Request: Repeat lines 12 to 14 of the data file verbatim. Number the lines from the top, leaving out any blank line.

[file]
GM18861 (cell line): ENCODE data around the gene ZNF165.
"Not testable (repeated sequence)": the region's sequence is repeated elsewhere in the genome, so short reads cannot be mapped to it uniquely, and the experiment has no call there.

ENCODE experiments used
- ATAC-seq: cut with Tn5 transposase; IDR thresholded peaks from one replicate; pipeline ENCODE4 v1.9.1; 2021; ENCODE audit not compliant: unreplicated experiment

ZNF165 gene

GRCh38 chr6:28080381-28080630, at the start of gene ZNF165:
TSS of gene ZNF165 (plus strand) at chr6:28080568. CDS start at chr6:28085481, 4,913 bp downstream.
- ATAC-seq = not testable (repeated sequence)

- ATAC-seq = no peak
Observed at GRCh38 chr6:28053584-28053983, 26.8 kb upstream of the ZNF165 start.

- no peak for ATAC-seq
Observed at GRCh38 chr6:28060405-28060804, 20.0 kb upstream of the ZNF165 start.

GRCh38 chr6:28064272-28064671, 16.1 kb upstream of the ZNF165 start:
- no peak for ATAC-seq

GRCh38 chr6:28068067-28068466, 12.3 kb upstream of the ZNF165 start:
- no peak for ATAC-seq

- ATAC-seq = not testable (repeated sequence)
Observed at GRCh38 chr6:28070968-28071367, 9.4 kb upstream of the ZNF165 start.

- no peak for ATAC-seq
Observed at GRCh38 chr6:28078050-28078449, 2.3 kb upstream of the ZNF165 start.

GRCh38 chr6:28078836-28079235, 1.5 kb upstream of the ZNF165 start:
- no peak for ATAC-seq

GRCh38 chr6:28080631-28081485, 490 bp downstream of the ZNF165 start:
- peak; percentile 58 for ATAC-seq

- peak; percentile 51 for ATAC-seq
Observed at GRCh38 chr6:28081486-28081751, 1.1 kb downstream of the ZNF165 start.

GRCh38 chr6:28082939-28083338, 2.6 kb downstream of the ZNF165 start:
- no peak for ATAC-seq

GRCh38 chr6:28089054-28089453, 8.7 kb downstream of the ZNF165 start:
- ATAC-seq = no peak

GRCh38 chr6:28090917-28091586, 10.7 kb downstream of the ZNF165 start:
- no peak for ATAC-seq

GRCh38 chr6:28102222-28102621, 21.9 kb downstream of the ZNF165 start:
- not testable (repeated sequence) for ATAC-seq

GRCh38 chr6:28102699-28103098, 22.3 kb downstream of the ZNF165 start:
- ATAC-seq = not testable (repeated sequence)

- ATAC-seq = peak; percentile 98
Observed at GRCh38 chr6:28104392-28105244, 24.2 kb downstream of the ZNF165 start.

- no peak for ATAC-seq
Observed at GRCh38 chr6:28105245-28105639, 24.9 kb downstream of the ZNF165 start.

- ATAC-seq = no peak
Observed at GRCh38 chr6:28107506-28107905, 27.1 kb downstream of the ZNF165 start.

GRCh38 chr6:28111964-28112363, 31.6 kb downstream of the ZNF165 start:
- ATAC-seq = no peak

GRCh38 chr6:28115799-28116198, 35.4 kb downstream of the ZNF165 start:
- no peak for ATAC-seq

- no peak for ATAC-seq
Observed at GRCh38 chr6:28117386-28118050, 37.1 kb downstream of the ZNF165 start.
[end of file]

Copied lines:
Observed at GRCh38 chr6:28060405-28060804, 20.0 kb upstream of the ZNF165 start.

GRCh38 chr6:28064272-28064671, 16.1 kb upstream of the ZNF165 start:
- no peak for ATAC-seq